Here are two excerpts from an important interview by National Review’s Kathryn Jean Lopez with David Gelernter, a Yale professor of computer science who has “an alarming yet cautiously exuberant book out, America-Lite: How Imperial Academia Dismantled Our Culture (and Ushered In the Obamacrats)“:
KATHRYN JEAN LOPEZ: Why is that “post-religion” bit so important?
GELERNTER: Post-religious thinkers don’t even live on the same spiritual planet as Protestant, Catholic, and Jewish Americans. Old-time atheists struggled with biblical religion and rejected it; modern post-religious thinkers struggled with nothing. Since the Bible and biblical religion underlie the invention of America, it’s hard (unsurprisingly) for post-religious people to understand America sympathetically. Abraham Lincoln’s Second Inaugural, the most sacred of American texts, is (precisely) a sermon describing North and South as equally guilty in God’s eyes for the sin of slavery and, ultimately, for the war itself:
Fondly do we hope, fervently do we pray, that this mighty scourge of war may speedily pass away. Yet, if God wills that it continue until all the wealth piled by the bondsman’s two hundred and fifty years of unrequited toil shall be sunk, and until every drop of blood drawn with the lash shall be paid by another drawn with the sword, as was said three thousand years ago, so still it must be said, “the judgments of the Lord are true and righteous altogether.”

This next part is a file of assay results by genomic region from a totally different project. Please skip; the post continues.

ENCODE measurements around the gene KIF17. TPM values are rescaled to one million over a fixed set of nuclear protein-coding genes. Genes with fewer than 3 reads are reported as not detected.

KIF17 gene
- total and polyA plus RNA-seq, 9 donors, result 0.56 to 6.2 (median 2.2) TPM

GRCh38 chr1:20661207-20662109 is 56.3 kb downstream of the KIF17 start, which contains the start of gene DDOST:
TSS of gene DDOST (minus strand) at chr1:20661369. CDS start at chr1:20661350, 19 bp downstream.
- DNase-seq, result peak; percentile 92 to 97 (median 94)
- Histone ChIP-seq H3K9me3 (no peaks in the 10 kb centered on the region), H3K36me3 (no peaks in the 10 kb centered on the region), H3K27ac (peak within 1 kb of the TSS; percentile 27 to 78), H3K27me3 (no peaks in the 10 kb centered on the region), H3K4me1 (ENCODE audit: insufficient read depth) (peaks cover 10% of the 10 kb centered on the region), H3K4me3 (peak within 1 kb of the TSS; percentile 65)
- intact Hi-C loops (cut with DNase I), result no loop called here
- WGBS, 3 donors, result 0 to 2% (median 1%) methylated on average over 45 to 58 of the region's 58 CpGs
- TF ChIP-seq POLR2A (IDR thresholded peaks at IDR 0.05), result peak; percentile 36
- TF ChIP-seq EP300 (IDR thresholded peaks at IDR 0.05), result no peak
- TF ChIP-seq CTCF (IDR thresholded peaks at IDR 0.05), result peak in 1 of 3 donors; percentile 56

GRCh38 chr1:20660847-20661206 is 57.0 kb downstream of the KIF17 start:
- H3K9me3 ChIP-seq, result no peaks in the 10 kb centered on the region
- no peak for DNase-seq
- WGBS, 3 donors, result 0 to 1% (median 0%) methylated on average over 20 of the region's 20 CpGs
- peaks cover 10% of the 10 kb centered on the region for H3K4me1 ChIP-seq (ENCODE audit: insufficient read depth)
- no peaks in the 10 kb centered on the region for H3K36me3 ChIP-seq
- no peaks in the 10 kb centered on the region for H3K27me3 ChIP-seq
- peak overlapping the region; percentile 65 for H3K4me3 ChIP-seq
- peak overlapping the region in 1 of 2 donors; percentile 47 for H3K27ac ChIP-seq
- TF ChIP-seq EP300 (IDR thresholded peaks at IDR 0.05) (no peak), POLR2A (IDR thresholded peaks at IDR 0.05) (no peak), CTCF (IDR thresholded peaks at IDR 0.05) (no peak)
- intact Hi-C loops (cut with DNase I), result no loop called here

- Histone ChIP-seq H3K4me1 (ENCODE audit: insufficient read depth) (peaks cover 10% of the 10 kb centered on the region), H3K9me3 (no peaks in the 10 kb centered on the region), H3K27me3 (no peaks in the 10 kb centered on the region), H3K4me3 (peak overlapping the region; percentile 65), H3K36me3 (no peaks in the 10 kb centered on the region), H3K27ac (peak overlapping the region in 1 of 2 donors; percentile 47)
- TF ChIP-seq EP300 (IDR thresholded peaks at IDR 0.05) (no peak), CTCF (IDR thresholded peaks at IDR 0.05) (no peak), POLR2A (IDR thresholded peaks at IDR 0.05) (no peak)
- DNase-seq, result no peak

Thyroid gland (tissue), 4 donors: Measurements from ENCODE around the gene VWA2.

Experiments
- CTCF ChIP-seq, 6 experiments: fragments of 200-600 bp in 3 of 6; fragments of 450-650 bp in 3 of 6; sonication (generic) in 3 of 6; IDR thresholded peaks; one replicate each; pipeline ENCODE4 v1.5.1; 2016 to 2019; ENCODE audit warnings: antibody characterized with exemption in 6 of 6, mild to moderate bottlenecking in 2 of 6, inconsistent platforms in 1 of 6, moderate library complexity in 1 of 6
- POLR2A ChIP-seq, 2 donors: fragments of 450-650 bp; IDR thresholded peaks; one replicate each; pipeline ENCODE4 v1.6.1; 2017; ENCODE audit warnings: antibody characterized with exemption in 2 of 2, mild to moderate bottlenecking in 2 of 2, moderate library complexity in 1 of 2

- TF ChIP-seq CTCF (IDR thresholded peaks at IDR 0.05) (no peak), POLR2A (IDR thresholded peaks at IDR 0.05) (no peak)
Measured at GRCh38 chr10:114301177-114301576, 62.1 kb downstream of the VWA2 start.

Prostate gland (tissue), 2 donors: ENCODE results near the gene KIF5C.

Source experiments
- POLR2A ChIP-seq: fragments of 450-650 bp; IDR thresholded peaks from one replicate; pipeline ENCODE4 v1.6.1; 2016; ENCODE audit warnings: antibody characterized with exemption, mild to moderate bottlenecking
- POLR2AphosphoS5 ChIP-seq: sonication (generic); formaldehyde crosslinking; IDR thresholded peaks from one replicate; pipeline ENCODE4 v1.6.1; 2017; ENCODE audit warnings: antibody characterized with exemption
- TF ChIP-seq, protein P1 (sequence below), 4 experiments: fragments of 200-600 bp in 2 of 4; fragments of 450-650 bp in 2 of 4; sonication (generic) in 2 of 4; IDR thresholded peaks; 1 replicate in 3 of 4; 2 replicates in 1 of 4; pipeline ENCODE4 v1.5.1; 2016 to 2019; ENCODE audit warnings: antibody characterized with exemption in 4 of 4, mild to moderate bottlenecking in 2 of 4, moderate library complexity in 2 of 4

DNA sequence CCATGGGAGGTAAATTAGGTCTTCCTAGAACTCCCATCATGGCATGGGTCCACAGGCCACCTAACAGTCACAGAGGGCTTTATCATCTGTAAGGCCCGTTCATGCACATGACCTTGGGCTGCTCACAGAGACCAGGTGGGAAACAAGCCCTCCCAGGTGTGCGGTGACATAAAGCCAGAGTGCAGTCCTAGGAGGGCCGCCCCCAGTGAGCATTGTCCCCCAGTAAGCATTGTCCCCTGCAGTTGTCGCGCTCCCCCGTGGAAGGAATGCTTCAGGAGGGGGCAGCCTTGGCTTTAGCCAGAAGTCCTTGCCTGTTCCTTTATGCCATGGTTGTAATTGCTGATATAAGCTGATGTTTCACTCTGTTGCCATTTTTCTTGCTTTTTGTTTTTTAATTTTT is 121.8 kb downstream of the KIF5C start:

The quote is from Psalms 19; Reagan’s famous “shining city on a hill” paraphrases the gospels. Expecting post-religious, Bible-ignorant thinkers to grasp America is like expecting a gerbil to sing Pagliacci. The gerbil might be brilliant in his way, but he’ll never make it in opera. (If this be species-ism, make the most of it!) How can my post-religious colleagues and countrymen, many of whom have never even opened a Bible, understand Lincoln or America or Americans?
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LOPEZ: You write that “our nation’s most serious problems are not economic or political. They are social, cultural, educational and (above all) spiritual. Conservative thinkers and leaders tend to ignore such problems. But our cultural oxygen is being displaced by a steady seep of poison. We had better act soon; in fact, now.” You then say with some confidence that “we will.” What gives you that confidence? Is it anything you are seeing before your eyes?
GELERNTER: Americans have come through tougher crises. Until the middle of 1942 we got beaten and fell back again and again before the Japanese Empire. The Cold War was half a century of jangling tension. Americans rise to the occasion. That’s our style.